Public Health Emergency - Leading a Nation Prepared
The concepts presented in the MSCC Management System are designed to complement ongoing initiatives to establish individual components of medical surge, such as identifying pools of qualified healthcare personnel. This handbook provides the management processes necessary to enhance coordination and integration of these components. Implementation of these concepts should take full advantage of the assets and processes already in place to address medical surge. Important areas of focus for implementation strategies include:
Once the concepts of the MSCC Management System are implemented, responder training should examine how they are applied within tiers and across tiers to shape the overall response system. Training sessions should include representatives from each of the major organizations involved in mass casualty or mass effect incident response. The training may be structured in stages of varying complexity and difficulty so that participants of similar knowledge level and experience can learn together. Both didactic instruction and drills might be used to maximize comprehension and retention of key concepts. Trainers should have significant experience and demonstrated expertise in large-scale incident response, and they should be able to motivate people from diverse professions to work together.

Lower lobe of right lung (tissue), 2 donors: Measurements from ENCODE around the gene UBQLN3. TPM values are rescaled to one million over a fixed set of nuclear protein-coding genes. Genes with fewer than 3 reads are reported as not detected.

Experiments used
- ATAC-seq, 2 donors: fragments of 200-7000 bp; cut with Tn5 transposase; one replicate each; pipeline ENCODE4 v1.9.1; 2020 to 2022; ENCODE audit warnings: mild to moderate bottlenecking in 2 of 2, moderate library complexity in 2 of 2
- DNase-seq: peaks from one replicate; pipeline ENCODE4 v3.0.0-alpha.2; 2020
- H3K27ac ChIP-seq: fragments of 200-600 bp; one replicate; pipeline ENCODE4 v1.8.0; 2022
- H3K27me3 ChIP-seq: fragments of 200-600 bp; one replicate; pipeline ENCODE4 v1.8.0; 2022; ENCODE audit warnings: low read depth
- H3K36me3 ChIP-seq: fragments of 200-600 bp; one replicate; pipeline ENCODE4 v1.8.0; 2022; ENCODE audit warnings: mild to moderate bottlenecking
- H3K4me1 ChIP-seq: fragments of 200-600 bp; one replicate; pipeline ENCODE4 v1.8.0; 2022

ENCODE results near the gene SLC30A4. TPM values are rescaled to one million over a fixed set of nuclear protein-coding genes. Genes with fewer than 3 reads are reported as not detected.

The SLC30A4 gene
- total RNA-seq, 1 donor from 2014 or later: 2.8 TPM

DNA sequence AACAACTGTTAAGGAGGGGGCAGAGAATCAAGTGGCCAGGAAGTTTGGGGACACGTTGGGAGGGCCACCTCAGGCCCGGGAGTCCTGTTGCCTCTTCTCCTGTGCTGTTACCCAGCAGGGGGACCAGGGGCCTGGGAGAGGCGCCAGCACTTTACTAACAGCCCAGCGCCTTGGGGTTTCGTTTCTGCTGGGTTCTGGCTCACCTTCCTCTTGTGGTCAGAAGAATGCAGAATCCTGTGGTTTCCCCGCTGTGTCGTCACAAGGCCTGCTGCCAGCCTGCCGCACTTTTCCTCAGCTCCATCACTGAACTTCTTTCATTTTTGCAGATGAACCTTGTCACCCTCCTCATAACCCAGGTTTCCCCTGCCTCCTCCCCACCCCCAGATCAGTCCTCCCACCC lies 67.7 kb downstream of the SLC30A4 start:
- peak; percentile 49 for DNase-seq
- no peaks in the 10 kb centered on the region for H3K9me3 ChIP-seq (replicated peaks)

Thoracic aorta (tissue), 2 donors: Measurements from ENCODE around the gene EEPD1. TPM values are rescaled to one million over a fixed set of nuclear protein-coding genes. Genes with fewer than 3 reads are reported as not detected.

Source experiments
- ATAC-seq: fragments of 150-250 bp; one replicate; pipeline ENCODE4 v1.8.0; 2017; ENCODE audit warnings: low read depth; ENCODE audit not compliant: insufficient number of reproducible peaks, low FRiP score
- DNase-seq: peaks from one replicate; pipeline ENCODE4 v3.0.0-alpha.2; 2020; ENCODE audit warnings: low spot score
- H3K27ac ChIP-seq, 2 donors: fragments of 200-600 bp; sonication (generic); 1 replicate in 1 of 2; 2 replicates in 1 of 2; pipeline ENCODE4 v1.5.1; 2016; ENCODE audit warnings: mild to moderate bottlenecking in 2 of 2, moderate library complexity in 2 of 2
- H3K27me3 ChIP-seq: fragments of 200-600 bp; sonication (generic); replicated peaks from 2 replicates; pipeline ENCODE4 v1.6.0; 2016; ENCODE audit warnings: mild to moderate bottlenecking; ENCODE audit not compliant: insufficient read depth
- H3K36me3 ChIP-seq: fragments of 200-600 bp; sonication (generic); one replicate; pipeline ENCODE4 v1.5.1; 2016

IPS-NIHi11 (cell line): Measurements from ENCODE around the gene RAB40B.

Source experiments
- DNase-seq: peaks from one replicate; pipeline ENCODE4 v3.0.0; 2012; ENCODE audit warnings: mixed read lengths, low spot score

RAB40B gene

The lack of system change after thorough incident review has been a major challenge for all response entities from the local to the Federal levels. To achieve and maintain effectiveness, the response system must continually evolve to incorporate best-demonstrated practices identified through exercises or after-action report processes. A mechanism should be built into the system to provide feedback on ways to address deficiencies. In all after-action analyses, input from medical and public health disciplines should be sought and incorporated with the recommendations of other disciplines. Findings must then be translated into organizational learning, where improvement in processes, procedures, training, equipment and supplies, EOP guidance, or other areas will create lasting organizational learning rather than the less permanent "lessons learned."
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